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So My question relates to the best practices design of tables in a database for a specific scenario.

Say we have a Company that sells office equipment, Say Printers. This company also offers Service Contracts to Customers that have bought 1 or more of its Printers.

Given the above information, we can deduce three tables for our database:

  • Customer
  • Printer
  • ServiceContract

So for a given service contract, we specify which Customer the contract is created for and we assign 1 or more printers that comprise the contract agreement.

With regards to the Printers that are part of the service contract agreement, there are 2 ways we could approach the database design.

  1. The first is to create a ServiceContractID column in the Printers table and create a basic Primary/Foreign key relationship between it and the ServiceContracts table. The only problem I see with with approach is that Printers don't have to be a part of a Service Contract and therefore you could have hundreds or even thousands of Printer records in the database, many of which are not part of a contract, so having this Foreign key column not being used for many of the records.

  2. The second option is to create a link table which would contain 2 foreign keys referencing both The ServiceContracts table (It's primary key) and the Printers table (It's Primary Key). Combining both columns in this new table to make a unique composite primary key.

OK, here's my quandry. I don't see either option as being typically a Really bad idea, but I am stuck on knowing which of these 2 design decisions would be the best practise.

All comments welcome. Many Thanks Paul.

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up vote 3 down vote accepted

I think, without knowing your entire issue, that the second option is preferable. (i.e more properly normalized -in general)

The second option would allow some business rule flexibility which you may not have come up with yet (or your business model may change).

for example: dates may become important. The same ServiceContract may for instance be used even if the business decides on some rule, like all printers are covered for one year after purchase by this customer. where the same agreement just covers many purchases.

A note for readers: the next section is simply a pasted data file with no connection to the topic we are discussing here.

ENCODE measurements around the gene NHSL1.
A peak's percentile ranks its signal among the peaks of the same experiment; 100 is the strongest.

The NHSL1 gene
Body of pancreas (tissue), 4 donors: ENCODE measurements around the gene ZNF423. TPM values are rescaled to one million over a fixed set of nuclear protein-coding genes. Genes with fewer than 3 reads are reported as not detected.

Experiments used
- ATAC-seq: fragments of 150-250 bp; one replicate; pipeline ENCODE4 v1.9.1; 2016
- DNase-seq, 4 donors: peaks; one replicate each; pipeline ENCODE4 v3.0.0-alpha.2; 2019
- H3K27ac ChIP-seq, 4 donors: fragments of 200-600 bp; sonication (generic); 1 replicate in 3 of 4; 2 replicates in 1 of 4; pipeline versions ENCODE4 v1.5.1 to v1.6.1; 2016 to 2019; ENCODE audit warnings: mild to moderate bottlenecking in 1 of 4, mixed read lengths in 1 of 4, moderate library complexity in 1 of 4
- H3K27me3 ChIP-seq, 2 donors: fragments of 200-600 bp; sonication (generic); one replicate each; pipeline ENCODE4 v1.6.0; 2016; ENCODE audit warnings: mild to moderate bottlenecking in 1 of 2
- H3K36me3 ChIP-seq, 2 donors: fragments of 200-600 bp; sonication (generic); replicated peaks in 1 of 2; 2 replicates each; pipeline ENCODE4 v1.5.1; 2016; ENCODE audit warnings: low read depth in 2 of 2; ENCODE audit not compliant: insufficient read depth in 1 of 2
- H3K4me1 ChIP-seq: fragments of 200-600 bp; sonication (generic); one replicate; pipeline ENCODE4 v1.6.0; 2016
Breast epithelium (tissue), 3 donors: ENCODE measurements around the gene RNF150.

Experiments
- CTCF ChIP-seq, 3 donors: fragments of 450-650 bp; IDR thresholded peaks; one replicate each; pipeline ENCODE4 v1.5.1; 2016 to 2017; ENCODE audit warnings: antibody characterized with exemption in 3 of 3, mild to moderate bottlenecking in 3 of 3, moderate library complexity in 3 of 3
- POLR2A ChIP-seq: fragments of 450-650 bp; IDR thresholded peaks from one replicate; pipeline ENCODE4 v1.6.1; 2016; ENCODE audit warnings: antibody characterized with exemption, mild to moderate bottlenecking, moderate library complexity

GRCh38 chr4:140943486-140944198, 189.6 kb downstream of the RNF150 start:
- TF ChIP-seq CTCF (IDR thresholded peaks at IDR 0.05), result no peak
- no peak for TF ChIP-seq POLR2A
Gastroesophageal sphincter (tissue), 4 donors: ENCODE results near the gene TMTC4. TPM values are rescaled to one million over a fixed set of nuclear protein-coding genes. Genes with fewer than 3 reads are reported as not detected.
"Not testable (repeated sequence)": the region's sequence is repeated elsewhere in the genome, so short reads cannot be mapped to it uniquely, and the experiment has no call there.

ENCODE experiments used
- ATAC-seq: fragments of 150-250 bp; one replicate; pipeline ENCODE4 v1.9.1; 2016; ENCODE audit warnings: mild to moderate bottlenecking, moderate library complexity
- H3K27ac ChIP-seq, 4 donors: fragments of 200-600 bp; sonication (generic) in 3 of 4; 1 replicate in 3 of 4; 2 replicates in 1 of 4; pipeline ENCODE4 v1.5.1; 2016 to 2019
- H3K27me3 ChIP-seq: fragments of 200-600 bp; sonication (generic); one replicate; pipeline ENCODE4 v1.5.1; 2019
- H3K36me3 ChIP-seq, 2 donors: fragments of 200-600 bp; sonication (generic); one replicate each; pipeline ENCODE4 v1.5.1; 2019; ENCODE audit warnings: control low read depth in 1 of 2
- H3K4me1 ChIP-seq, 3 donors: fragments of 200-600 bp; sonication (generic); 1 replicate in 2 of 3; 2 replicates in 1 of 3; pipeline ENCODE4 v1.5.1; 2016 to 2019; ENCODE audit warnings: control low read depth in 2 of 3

so option 2 gives you flexibility for adding other attributes on the relationship...

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I was writing my answer while Randy was posting. I agree, the many-to-many relationships table gives increased flexibility, and better conformance with normlization rules . . . – XIVSolutions Oct 27 '11 at 14:32
some very useful answers here, thanks so much – Paul Carter Oct 28 '11 at 7:46

If I understand your problem domain correctly, the proper way to do this would be option 2. It sounds like a customer can have 0-many service contract, a service contract can have 0-many printers associated with it, and a printer can be associate with 0-1 service contracts (unless contracts expire and renew with a NEW contract, in which case the printer can have many-many.


    FK on Customer PK

    FK on Customer

// This creates a composite PK for the Contract_Printers Table:
    FK on Contract PK
    FK on Printer PK

Hope that helps. I will be interested in hearing what others think . . .

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It really does depend on other business rules.

Can a printer EVER be associated to more than 1 service contract? If not option one is a good design.

Now if you want to retain history as to what contracts a printer has been associated, Option 2 becomes more viable because you can put dates on your associated table and keep track of when a printer was associated to a contract.

I agree option 2 offers the greatest flexibility in the long run; but it also adds some overhead which you may never need/use.

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